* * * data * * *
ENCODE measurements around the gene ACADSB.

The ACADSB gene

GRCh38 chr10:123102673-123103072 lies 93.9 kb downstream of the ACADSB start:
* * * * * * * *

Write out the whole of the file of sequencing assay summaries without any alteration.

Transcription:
ENCODE measurements around the gene ACADSB.

The ACADSB gene

GRCh38 chr10:123102673-123103072 lies 93.9 kb downstream of the ACADSB start: